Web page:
2. When you are a victim of injustice, don’t succumb to vengeance. David was unjustly pursed by Saul. “What have I done? What sin have I committed to deserve this?” was David’s question to both Jonathan and Saul. I have a friend right now who is being unjustly persecuted for his faith. He is a former Muslim who converted to Mormonism and has since found the true Jesus by reading the NT for himself. Now he’s a Christian and his LDS university is putting terrible social pressure on him to reconvert to that cult. He faces deportation and if that happens, it will be a grisly end for him back in the UAE. His Islamic family has cut him off financially and relationally. He’s destitute and it’s not fair. He’s doing the right thing. He’s loving Jesus in impossible circumstances. But the rain falls on the righteous and the unrighteous. Stuff happens. And when we face situations that are not fair and not right we should respond the way David did. He didn’t take vengeance on Saul when he had the opportunity (twice). He didn’t take vengeance on Nabal though he wanted to. David refuses to justify payback. And we should follow his instincts on that.
3. When you’re unsure of your next step, inquire of the LORD. This is the statement that sets David apart from Saul. Earlier in his career Saul “inquired of the LORD” about his battles. After a while, after a string of successes in battle–Saul stops seeking the LORD’s counsel and will. In the meantime, David is constantly seeking the LORD’s will for outcomes. “Will the people of Keilah give me up to Saul?” “They will” Said the Lord. David seeks God’s direction and his promptings throughout his life. In the end, Saul tried to inquire or to seek God’s direction (1 Sam 28:6). The text says “And the LORD did not answer him.” Sometimes the heavens are silent even though we are right in the center of God’s plan for us. But sometimes they are silent because we have wandered far from God’s heart through sin. Let me be blunt about this. If we nurse a secret area of sin–living unrepentant and not practicing regular confession before God then we should not expect to hear anything from the LORD. Sometimes God will get our attention and by his grace–he will speak to us in spite of us, not in light of us. But those are exceptions. God leads and speaks to the heart that is humbled and surrendered. Not the perfect heart because no one is Jesus. But the surrendered life.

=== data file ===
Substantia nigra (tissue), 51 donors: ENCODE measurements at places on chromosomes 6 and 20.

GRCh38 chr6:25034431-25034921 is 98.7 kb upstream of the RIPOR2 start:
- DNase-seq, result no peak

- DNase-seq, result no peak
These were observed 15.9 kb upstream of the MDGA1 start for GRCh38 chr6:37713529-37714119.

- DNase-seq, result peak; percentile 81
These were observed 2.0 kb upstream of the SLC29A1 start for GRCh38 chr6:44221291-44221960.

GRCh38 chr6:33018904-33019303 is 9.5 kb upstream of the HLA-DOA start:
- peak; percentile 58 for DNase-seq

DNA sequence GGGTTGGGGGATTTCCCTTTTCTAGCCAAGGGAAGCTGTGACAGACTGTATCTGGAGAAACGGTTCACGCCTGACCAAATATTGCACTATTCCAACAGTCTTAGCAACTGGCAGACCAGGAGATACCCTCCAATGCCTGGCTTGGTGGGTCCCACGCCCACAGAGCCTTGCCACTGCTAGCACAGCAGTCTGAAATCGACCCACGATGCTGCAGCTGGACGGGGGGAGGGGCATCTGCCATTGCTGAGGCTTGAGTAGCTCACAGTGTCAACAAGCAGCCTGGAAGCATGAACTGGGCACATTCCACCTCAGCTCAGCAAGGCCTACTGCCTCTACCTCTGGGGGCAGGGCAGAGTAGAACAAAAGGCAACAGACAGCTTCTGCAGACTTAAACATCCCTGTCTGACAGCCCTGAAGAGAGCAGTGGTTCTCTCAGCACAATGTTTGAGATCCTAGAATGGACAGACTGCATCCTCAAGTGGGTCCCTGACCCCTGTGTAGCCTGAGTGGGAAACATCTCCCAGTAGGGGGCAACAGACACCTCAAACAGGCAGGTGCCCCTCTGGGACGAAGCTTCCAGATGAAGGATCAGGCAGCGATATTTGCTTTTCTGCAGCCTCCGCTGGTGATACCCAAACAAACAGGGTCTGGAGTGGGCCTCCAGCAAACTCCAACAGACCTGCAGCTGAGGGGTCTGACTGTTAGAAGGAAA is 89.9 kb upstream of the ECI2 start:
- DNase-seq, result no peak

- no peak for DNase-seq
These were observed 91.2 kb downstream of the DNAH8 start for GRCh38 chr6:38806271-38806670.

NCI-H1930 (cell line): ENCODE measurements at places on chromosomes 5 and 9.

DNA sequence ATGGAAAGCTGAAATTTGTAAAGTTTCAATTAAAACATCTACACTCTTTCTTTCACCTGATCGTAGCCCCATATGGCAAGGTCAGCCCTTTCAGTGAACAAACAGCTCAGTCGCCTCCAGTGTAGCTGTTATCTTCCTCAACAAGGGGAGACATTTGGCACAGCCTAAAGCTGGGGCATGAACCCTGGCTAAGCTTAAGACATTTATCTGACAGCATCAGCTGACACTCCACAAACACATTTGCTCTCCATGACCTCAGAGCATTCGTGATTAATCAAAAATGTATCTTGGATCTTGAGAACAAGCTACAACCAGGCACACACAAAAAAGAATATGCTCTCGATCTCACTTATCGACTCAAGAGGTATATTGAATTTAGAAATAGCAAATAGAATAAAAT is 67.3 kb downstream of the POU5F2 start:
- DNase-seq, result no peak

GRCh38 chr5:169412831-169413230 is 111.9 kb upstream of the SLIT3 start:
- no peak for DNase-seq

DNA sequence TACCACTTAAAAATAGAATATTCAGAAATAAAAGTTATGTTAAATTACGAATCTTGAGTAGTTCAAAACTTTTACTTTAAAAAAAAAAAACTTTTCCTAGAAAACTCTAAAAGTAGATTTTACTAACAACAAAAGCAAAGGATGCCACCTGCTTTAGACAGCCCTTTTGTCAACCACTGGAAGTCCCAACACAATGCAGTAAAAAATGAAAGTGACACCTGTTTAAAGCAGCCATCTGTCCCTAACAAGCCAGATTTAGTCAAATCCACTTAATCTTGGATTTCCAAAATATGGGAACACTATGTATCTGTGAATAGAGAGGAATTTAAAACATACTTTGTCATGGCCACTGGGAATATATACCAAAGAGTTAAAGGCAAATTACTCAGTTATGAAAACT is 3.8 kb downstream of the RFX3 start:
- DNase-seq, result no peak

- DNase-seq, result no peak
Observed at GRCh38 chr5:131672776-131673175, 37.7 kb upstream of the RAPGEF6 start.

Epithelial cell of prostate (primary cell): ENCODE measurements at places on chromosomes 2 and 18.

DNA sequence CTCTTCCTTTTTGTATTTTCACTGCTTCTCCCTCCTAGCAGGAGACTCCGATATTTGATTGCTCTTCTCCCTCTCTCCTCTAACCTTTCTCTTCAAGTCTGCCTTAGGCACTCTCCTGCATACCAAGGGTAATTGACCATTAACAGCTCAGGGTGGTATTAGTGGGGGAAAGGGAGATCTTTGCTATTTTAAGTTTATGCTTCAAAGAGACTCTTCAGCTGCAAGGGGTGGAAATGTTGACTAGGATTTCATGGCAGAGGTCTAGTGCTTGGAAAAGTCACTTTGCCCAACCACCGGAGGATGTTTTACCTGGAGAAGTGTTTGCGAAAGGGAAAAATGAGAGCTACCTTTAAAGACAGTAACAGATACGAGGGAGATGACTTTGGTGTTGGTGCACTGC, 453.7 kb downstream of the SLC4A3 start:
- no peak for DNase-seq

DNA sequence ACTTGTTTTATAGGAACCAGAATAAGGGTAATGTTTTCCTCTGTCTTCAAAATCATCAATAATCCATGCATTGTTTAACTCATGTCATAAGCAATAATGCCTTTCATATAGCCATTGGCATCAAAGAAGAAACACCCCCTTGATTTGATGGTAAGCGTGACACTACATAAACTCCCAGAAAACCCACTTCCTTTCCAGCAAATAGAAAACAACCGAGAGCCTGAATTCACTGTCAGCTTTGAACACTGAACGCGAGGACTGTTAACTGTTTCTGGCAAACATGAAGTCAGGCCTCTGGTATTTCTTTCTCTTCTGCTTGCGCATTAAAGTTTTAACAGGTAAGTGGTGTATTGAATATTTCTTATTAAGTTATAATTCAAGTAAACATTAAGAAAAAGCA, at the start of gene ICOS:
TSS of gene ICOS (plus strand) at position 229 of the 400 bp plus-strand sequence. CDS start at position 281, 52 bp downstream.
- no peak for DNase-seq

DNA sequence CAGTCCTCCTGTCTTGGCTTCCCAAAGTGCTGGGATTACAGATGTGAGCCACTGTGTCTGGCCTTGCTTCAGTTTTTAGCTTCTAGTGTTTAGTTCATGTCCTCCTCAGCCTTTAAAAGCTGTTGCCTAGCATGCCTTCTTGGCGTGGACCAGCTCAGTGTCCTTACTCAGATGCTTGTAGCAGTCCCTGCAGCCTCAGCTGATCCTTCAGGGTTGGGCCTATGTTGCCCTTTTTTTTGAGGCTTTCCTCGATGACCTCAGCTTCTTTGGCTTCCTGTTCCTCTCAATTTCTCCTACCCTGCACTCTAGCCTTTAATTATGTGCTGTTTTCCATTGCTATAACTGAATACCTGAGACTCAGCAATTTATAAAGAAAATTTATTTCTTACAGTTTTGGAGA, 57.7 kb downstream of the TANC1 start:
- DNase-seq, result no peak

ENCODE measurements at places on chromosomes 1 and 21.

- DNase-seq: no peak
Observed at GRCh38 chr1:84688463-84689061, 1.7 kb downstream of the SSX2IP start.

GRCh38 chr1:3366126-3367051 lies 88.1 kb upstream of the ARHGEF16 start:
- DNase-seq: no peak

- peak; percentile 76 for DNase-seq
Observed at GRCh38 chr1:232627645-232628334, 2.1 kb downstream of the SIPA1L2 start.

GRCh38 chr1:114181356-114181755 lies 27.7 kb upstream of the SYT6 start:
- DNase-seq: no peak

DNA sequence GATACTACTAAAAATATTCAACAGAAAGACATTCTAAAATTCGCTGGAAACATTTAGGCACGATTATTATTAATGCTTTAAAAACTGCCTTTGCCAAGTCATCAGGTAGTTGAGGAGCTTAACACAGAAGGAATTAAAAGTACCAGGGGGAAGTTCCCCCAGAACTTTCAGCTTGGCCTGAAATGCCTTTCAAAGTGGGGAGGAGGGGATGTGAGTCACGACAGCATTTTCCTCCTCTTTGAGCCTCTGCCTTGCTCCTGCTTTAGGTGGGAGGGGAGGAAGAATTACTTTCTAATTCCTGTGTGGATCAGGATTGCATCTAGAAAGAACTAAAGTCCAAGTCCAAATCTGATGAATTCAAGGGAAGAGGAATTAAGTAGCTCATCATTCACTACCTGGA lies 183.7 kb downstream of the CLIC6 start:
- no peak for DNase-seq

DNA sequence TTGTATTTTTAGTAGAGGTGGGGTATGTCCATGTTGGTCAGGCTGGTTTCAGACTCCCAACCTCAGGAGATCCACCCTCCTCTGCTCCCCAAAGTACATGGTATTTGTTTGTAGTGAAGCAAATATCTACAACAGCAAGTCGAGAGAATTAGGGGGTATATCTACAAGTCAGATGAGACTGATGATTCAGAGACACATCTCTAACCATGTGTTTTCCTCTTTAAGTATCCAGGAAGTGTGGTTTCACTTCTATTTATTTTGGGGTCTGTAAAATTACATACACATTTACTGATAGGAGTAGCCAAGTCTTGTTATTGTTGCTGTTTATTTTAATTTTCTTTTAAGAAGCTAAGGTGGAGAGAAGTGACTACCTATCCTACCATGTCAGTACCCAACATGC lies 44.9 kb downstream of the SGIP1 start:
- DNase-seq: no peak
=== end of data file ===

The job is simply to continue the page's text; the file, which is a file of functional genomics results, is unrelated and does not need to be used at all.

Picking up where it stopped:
While in the desert, David sinned on multiple occasions. He lied to Ahimelech in order to save him from Saul’s wrath. But it was a lie nonetheless. He resorts to subterfuge in Gath. He angrily cuts of the Kannaphim of Saul–the most holy piece of his robe and is filled with murderous rage toward Nabal.
But David has something Saul never had. He’s genuinely sorry for his sins. When he finds out what happened to Ahimelech he wails in sorrow. When he realizes the indignity he’s caused Saul by cutting his royal tasseled robe, he feels holy guilt for that. He inquires of the LORD for his direction. He surrenders his heart before God even though he is a flawed man. And in the process, David’s character is hammered and folded and burnished like steel.
In the midst of your struggles, how do you strengthen yourself in the LORD?